Updated: Dec 12, 2019
What is constipation?
In a healthy body, waste travels through the digestive system in a predictable regular cycle usually taking between 6 and 24 hours to pass. Unfortunately, sometimes this waste matter passes through the large intestines too slow and the result is Constipation. Constipation can be considered: 3 or fewer bowel movements (stool) in a week and/or having hard stool; it can affect nearly everyone. The regularity of bowel movements differs amongst most individuals as they can have a bowel movement anywhere from 3 times daily to 3 times a week; however, a healthy person has 1-3 bowel movements daily.
What are the symptoms of constipation?
Symptoms of constipation include: feeling as though you still need to have a bowel movement (even after having one), hard or dry stools that are difficult to pass, straining to have a bowel movement, loss of appetite, excessive flatulence, bloated/tender abdomen, and fatigue.
What causes constipation?
Constipation is usually caused by lack of adequate dietary fiber and fluids, lack of exercise, or ignoring urges to have a bowel movement. Constipation is also common in pregnancy as the fetus puts pressure on the intestines and anal sphincter. Other root causes of constipation include certain medications, parasites, lack of good gut bacteria, colitis, laxative abuse, underactive thyroid, magnesium deficiency and a sludgy liver.
What is the naturopathic management of constipation?
Usually, constipation is not serious, and can be treated by changing lifestyle habits. Eating more fiber (20-35 g daily) and proper food combinations, drinking more liquids, getting more physically activity, and having a bowel movement as soon as the urge strikes will promote good intestinal health and reduce the risk of constipation.
Intakes to eat: fruits (pear, papaya, berries, guava, prunes, figs), vegetables (leafy greens, kale, broccoli, spinach, Brussel sprouts), whole grains (brown rice, quinoa, steel cut oats), legumes (peas, lentil, chickpeas, navy beans, black beans), nuts (almond, pistachios), and seeds (chia, flaxseeds)
It is important to also chew thoroughly and don't eat too much in one sitting, even of healthful foods. The reason being is that eating too much at once can cause a slowdown in your digestive system because it may take too much energy to break down the food.
It is also helpful to consume hot cereals or warm tea for breakfast
Intakes to Avoid: foods that are high in saturated and trans fats, and foods that are fried and processed, dairy, desserts and meals with gluten and refined sugar, unripe bananas, red meat, and processed grains.
Reduce mucus forming foods: red meat, milk, cheese, cream, butter, eggs, white bread/pasta, unripe bananas, corn products, soy products, sweet desserts, candy, coffee, soda and alcoholic beverages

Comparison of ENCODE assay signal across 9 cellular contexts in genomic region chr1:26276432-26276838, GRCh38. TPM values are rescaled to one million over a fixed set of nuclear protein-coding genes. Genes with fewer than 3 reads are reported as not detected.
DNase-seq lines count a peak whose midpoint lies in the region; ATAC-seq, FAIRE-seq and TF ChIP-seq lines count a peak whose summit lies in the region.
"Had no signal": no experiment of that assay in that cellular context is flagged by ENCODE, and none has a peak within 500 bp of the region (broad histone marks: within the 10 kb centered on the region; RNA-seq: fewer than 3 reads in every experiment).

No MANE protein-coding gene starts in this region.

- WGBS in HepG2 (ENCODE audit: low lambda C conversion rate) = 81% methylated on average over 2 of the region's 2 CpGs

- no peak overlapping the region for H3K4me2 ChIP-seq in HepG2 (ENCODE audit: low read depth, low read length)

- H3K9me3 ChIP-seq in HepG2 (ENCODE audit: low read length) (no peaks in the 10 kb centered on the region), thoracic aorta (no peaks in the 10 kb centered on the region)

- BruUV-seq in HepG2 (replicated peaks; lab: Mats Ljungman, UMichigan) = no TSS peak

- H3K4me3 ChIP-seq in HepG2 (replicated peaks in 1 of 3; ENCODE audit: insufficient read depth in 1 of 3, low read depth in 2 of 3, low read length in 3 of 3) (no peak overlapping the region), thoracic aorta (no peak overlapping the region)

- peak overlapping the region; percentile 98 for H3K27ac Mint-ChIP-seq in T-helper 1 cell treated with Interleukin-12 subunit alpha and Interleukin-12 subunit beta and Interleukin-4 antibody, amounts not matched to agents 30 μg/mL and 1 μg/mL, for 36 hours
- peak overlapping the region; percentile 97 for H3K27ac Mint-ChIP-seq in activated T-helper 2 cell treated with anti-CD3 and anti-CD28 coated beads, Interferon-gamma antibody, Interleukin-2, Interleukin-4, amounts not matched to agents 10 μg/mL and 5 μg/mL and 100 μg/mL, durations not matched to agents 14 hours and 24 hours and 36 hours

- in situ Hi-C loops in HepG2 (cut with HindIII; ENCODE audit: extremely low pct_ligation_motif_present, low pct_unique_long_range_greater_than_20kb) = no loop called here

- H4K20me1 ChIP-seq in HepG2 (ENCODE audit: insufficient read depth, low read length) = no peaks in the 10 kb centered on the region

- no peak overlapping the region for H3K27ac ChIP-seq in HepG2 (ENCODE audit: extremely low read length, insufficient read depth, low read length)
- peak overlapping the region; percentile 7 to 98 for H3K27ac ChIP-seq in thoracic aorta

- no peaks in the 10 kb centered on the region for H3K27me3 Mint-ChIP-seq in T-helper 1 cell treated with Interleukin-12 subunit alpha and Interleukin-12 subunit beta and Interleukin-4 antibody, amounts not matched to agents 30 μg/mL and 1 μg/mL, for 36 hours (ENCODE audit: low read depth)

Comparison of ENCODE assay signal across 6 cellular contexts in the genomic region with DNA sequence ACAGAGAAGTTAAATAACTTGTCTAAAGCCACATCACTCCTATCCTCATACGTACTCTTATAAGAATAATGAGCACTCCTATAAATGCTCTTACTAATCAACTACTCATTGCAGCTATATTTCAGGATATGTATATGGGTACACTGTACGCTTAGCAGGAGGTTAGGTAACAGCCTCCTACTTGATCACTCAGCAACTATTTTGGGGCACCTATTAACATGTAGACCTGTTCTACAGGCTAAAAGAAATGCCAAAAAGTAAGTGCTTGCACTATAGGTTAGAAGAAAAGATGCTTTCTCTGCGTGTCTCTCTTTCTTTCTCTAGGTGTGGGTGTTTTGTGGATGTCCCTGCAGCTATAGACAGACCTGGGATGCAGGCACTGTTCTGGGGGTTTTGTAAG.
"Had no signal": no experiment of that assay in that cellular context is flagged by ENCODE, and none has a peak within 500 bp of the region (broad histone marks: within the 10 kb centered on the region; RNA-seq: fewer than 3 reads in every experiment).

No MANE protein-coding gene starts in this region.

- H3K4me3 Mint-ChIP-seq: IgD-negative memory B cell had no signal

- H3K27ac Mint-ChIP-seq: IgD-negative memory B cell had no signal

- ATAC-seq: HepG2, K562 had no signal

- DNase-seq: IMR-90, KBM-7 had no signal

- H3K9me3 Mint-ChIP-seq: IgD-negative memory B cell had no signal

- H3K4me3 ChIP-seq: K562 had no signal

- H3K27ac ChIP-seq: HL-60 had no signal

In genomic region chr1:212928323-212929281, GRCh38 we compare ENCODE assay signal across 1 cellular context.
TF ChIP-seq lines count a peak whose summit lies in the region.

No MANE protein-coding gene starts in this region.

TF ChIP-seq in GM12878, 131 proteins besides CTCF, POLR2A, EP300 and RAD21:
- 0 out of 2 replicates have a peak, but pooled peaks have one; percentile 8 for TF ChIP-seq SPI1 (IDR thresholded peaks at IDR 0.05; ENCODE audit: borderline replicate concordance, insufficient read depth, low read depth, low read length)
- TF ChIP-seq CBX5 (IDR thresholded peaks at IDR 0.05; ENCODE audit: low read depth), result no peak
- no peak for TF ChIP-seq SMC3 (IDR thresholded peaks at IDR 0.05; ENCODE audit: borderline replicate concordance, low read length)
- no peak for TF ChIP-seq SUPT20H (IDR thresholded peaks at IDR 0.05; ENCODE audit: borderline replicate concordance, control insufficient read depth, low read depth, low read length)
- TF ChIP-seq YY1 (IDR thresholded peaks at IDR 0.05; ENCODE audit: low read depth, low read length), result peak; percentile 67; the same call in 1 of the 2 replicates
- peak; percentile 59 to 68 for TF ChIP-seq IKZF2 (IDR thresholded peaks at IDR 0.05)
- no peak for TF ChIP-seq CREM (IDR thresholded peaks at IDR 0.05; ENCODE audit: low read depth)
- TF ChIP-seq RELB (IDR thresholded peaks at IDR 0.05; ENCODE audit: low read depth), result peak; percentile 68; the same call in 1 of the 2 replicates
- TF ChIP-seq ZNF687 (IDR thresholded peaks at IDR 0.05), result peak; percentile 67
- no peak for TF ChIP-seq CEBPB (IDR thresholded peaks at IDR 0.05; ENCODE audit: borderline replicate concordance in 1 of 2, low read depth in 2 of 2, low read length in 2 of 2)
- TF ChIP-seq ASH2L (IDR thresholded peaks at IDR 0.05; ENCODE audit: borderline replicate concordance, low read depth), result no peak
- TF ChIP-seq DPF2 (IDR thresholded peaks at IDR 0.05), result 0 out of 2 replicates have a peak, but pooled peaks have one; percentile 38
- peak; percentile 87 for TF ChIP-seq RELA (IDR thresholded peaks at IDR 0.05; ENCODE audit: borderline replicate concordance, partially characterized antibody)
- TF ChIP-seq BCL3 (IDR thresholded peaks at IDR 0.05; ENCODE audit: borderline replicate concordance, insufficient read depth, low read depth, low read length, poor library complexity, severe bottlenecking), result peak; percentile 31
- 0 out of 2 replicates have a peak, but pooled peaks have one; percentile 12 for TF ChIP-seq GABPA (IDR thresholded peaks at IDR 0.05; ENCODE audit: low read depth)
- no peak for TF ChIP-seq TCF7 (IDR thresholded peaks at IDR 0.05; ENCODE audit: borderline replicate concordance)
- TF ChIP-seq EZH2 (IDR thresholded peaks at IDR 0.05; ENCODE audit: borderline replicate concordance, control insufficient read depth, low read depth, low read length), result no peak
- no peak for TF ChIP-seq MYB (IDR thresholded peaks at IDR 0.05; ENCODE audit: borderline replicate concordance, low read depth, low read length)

Caffeine and alcohol are hard on the digestive system and dehydrate the intestinal walls.
Naturopathic supplements and herbs: psyllium husk 1 tsp (or 5g) in 10 ounces of water twice daily, 1-2 tsp of chia seeds in 10 ounces of water daily, 3-4 oz of aloe vera juice daily, 250mg of magnesium 2-4 times daily for acute constipation, and a daily probiotic with at least 20 billion active organisms
Herbs that reduce constipation and promote regularity: triphala, milk thistle, gentian root, and dandelion root.
These naturopaths work to tonify the system, improve digestion and elimination, and retain water in the colon to improve constipation.
Activity and Bowel Retraining: Exercise helps to stimulate intestinal contractions to promote a bowel movement. You don't have to run a marathon, but you should be able to perform mild to moderate aerobic exercise several times a week. for instance, a brisk walk or other activity for 30 minutes on most mornings is a goal that can be achieved.
Additional activity: dancing, jumping jacks, biking, swimming, gardening and lawn work, stretching
To retrain your bowel, sit on the toilet at the same time every day even if you don't have the urge and the best time to do this is: early in the morning, 20-40 minutes after eating or directly after an exercise.
Spend 10-15 minutes on the toilet at a time.
Be careful not to strain as that can create hemorrhoids
Breathe deeply and use your abdominal muscles while trying to relax and this will promote the stimulation of a regular bowel movement.
What are the complications of constipation?
Straining may result in hemorrhoids (inflamed, swollen blood vessels in or around the rectum), bowel obstruction, anal fissures, fecal impaction and rectal prolapse.
When should I contact my primary care provider?
Prolonged constipation or changes in bowel habits or stools may be a sign of something more serious. If constipation does not resolve after one week, or if symptoms worsen, follow up with your primary care provider immediately.
Keep in mind, constipation is not a normal body process. It is a sign that there is an imbalance within the digestive system. Most diseases begin in an unhealthy gut, so if you have a sludgy and constipated system you are only increasing your risk for more dysfunction, disease, and cancer. Follow the tips in this quick guide for optimal gut health and return to rootedvigor.org for more naturopathic tips and tools.